However, his limitations resolve from around his apparent reliance on Bobby Zamora to hold the ball up for him- he’s only scored once when he hasn’t been partnered with him.
If Austin, by that logic, is reliant on being paired alongside a physical striker to perform, he won’t really be compatible with England or Hodgson, where they often line up in a 4-2-3-1 with Rooney operating from deep.
That said, if he manages to maintain this fine run of form, it would be hard to keep him out. Lots of potential, but for now, Austin needs to prove his class really is permanent and his form is not just temporary.
An impressive run in Tottenham’s second tier Europa League side made the Hurri-Kane’s breaking into the Tottenham first team inevitable.
On the surface he looks like an archetypal-aerial striker, capable of holding the ball up for midfield runners and making a nuisance of himself in the six yard box. But watch him more closely see how he’s actually a very complete player.
When partnered with Roberto Soldado, Kane drops deep into midfield where he possesses the audacity of a player much older than him to take the ball on and run at opposition defenders. He combines that with the distinctive characteristics of any Pochettino side- that of intense and dynamic pressing which keeps his side on the front foot.
Kane’s rise has been spectacular this season, but he falls short of being in Roy Hodgson’s squad – at this moment.
Andy Carroll deserves that title – but only at this very moment in time. That should be emphasised – Berahino and Kane are both young with plenty of potential while Austin will have to be picked if he maintains his blistering goalscoring form.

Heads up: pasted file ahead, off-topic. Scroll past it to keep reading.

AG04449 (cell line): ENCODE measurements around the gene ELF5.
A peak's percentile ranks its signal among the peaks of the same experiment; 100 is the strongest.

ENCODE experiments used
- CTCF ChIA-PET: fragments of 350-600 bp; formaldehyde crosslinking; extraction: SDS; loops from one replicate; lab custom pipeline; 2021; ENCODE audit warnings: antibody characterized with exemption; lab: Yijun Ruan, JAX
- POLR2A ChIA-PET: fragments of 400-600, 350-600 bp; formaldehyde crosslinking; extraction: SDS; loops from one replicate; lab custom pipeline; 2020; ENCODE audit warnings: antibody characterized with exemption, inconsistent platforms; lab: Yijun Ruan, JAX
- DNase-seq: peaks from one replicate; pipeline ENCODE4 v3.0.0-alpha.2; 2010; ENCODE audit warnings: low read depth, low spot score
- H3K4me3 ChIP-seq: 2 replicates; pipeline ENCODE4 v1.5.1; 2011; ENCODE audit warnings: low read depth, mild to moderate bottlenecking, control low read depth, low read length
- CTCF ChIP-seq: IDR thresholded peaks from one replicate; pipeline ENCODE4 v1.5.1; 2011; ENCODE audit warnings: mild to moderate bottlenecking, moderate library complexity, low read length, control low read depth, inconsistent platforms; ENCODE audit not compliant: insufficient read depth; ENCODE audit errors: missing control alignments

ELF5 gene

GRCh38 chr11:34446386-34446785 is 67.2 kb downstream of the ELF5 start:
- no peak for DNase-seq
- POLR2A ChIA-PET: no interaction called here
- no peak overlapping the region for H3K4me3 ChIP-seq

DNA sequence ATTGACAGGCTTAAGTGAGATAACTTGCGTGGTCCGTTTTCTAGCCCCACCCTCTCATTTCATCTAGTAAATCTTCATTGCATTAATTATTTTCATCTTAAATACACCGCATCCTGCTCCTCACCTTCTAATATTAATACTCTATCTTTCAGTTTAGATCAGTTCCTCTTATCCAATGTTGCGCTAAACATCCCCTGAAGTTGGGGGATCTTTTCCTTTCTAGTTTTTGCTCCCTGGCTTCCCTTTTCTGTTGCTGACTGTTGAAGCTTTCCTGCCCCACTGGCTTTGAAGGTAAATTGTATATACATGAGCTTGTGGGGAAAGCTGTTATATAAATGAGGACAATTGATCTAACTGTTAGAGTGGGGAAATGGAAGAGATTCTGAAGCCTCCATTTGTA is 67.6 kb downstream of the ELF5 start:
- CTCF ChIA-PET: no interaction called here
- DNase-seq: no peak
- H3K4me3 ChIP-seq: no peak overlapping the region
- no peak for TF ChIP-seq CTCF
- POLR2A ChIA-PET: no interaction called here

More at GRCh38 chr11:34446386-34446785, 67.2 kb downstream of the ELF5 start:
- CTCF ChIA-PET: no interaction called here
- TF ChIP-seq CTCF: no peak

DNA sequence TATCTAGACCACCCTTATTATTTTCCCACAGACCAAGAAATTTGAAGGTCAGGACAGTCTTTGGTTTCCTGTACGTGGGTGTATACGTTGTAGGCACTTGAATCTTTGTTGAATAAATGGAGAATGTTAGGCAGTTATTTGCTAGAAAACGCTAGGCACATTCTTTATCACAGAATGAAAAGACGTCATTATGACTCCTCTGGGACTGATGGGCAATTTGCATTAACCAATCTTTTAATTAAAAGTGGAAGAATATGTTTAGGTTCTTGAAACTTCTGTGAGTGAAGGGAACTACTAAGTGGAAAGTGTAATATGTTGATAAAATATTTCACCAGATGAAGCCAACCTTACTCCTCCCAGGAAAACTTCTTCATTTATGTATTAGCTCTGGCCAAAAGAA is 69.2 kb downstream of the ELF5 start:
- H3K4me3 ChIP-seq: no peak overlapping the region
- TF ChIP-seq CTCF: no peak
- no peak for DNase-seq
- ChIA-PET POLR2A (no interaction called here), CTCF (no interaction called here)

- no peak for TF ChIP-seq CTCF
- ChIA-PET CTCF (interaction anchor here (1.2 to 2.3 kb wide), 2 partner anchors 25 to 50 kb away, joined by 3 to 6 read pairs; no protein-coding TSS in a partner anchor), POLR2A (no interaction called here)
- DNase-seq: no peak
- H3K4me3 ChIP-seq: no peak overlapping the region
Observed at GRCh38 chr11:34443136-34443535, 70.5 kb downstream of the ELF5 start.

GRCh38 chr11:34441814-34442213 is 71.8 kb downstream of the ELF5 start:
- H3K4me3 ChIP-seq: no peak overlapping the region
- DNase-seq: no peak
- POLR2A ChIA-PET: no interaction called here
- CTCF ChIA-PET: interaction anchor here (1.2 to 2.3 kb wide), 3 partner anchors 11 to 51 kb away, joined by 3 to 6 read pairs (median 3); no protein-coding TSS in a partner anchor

Primarily, it is the type of player that Carroll offers to the table – he’s in no better form than Austin or Kane, but he brings a physical presence that offers Hodgson a tactical alternative.
That should in no way be understated. When you think of the reasons for Vicente del Bosque’s incredible success with Spain from 2008-2012, it is often overlooked how he could field subtle yet effective tactical variations when tika-taka failed. Jesus Navas as a touchline-hugging winger would often come on for David Silva to stretch out a congested midfield, while Fernando Llorente played a pivotal role in offering an aerial threat when David Villa or Fernando Torres failed to make an impact.
Go back to their knockout games throughout and those two frequently made key differences in big games. Hodgson has to have different options available to him to make England their best, and Carroll offers an aerial threat above that of Kane.
His goal against Sweden at Euro 2012, a fantastic header, is an apt example to show how Hodgson used height to open up a small Swedish back four to some success.
For the time being Carroll edges Kane in offering the finest quality for that particular skill. But given how impressive Kane’s rapid development has been, Carroll will know he needs to be consistent to hold down that position.
With so many options available to him and Daniel Sturridge injured, it will be interesting to see who he judges to be the best candidate to improve the current England squad.